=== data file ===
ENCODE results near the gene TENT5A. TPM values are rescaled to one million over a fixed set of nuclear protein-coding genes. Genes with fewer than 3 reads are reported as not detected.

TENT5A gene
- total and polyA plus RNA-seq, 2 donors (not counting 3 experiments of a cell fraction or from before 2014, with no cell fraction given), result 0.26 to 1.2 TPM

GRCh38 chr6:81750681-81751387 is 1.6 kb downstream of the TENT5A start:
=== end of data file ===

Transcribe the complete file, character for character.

ENCODE results near the gene TENT5A. TPM values are rescaled to one million over a fixed set of nuclear protein-coding genes. Genes with fewer than 3 reads are reported as not detected.

TENT5A gene
- total and polyA plus RNA-seq, 2 donors (not counting 3 experiments of a cell fraction or from before 2014, with no cell fraction given), result 0.26 to 1.2 TPM

GRCh38 chr6:81750681-81751387 is 1.6 kb downstream of the TENT5A start: